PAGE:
To visit the capital of the defeated enemy and enjoy the triumph of the winner - what could be more pleasant for the Supreme Commander-in-Chief of the army, who won the four-year bloody war? But Joseph Vissarionovich Stalin never went to Berlin, although in Germany he was forced to visit the same victorious forty-fifth.
Conference in Potsdam
On July 17, 1945, just over two months after the Great Victory and a month after the parade on Red Square, the Potsdam Conference began in Germany, in which the heads of the victorious countries took part. Although the Soviet leader was not a big fan of visits and rarely traveled anywhere, the Potsdam Conference could not do without his presence. Stalin went to Germany. On July 15, 1945, a train left the Belorussky Train Station, in which Joseph Stalin was the main passenger.
To ensure the safe passage of the Soviet leader to the country that had recently fought with the USSR, unprecedented security measures were taken. Stalin traveled to Germany by rail, which required special attention to the organization of his protection.
The armored train on which the Soviet leader rode consisted of several armored saloon cars, a staff car, a security car, a restaurant car, a food car, a car garage with two armored Packards and two platforms on which anti-aircraft installations were placed. There were 80 state security officers in the staff who provided security for the leader, and in all, 17 soldiers and officers and 1515 operational workers were involved in measures to ensure the safe passage of the Soviet leader.
In Potsdam, Stalin and his entourage settled in the Cecilienhof Palace in the elite village of Neubabelsberg, where the conference was held. The small town of Potsdam, the capital of the federal state of Brandenburg, is located just 20 kilometers southwest of Berlin. Even then, 20 kilometers was not a distance: half an hour's drive - and here it is, the capital of the defeated Third Reich. It would seem, who, if not Stalin, should come first to Berlin and see for himself the victory over the worst enemy of the Soviet state?
Enjoying destruction is not in the character of Stalin
Meanwhile, the Potsdam Conference is also called Berlin. Of course, the meeting of the leaders of the victorious states was to take place in the capital of Germany. But Berlin during its assault by Soviet troops suffered too much damage. There was simply nowhere to hold an event of such a level, as well as nowhere to place high-ranking conference participants.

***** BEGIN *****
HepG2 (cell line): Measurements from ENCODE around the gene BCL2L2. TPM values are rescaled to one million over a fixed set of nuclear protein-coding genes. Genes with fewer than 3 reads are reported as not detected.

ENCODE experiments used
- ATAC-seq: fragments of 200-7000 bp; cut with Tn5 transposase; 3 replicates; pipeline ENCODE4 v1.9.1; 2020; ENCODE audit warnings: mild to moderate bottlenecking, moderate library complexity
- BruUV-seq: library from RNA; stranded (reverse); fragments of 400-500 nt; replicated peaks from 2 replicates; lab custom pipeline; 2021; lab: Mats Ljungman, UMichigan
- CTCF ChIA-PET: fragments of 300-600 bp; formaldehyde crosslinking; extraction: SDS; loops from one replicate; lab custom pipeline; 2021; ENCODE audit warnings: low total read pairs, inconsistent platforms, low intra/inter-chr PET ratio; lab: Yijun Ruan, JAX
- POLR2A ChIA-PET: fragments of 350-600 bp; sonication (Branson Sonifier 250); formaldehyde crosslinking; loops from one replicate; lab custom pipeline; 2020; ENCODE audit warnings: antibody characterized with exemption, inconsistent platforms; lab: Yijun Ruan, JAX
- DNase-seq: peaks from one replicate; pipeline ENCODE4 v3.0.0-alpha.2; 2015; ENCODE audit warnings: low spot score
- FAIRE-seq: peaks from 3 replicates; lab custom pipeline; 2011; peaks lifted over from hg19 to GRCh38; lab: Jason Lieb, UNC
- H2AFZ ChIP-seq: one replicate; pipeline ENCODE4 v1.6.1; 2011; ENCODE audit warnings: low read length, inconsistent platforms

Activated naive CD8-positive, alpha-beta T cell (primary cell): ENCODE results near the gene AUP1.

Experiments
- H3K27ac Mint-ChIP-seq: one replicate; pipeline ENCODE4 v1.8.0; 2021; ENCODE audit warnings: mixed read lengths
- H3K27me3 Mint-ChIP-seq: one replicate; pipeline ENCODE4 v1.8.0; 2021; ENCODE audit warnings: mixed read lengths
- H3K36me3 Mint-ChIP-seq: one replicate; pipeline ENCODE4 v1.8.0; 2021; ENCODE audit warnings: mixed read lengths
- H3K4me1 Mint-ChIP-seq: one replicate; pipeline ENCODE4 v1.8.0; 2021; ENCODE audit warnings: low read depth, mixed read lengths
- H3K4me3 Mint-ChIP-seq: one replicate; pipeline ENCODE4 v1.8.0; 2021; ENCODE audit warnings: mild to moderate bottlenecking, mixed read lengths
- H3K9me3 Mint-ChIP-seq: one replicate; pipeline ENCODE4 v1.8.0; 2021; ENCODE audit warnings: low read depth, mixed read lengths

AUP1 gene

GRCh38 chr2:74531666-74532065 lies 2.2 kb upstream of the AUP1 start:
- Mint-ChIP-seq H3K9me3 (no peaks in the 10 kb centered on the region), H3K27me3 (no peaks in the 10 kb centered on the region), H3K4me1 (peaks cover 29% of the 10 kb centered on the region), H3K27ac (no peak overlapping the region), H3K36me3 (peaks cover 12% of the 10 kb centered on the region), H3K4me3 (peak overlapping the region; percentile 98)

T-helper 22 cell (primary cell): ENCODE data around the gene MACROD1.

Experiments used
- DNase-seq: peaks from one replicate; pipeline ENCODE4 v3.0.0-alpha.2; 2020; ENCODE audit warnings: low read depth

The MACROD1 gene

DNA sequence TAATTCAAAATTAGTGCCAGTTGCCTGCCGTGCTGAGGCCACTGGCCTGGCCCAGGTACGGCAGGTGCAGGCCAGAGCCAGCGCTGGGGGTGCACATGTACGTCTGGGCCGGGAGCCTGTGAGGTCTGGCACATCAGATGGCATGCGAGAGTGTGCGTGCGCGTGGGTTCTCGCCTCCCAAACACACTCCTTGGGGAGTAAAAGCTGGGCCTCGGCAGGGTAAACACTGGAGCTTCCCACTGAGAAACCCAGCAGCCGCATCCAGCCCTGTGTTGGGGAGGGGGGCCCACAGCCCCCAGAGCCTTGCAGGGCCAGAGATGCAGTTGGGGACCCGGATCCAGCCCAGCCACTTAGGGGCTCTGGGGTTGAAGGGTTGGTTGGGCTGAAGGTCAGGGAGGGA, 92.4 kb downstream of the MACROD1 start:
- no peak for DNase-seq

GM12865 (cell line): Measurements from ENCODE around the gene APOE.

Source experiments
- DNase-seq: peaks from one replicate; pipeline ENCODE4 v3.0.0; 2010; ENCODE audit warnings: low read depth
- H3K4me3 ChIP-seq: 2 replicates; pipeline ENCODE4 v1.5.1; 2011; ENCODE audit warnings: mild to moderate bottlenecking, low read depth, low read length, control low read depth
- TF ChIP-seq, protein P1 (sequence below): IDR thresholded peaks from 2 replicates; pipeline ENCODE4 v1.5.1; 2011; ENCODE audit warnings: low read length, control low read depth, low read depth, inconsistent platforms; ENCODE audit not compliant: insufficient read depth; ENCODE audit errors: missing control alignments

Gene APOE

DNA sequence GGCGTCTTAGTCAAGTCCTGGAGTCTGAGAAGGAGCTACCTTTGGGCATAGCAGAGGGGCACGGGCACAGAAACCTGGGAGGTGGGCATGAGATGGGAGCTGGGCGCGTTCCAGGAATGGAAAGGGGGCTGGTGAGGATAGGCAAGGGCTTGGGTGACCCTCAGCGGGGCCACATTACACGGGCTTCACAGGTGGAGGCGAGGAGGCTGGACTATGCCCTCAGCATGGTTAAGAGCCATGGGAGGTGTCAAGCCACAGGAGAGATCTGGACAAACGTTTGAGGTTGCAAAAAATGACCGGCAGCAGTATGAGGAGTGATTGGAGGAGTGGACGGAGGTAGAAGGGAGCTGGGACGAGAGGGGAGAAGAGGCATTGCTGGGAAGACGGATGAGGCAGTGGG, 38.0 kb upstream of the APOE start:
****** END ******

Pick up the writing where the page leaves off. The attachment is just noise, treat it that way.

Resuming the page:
In addition, Berlin was more dangerous than in small Potsdam. But holding a conference is one thing and another is a short trip, even for a few hours, in order to take a look at the defeated city. Winston Churchill and Harry Truman, having flown to Germany, individually traveled to Berlin and examined the capital of the Third Reich lying in ruins.
Stalin did not inspect the ruined Berlin. He could see the city only while traveling from the Berlin station to Potsdam. But he refused a special tour of the German capital. Now we can assume several reasons for this failure. The first, of course, is the big risks that would accompany this walk. Yet two and a half months ago, fights were fought in Berlin, the city might not have been completely cleared of those staunch Nazis who wished to continue to resist the victors.
But, most likely, the second reason is more likely: Stalin arrived in Potsdam to solve the problems of the post-war world, and not indulge in vain thoughts on the ruins of the German capital. Moreover, Soviet cities were also in ruins. Nothing good was that Berlin was destroyed, Stalin did not see, he was worried about other problems: how to restore the affected cities of the Soviet Union, how to maintain acquired control over Eastern Europe. And this behavior very distinguished the Soviet leader from the same Adolf Hitler, who, as soon as German troops captured Paris in June 1940, rushed to inspect the defeated French capital.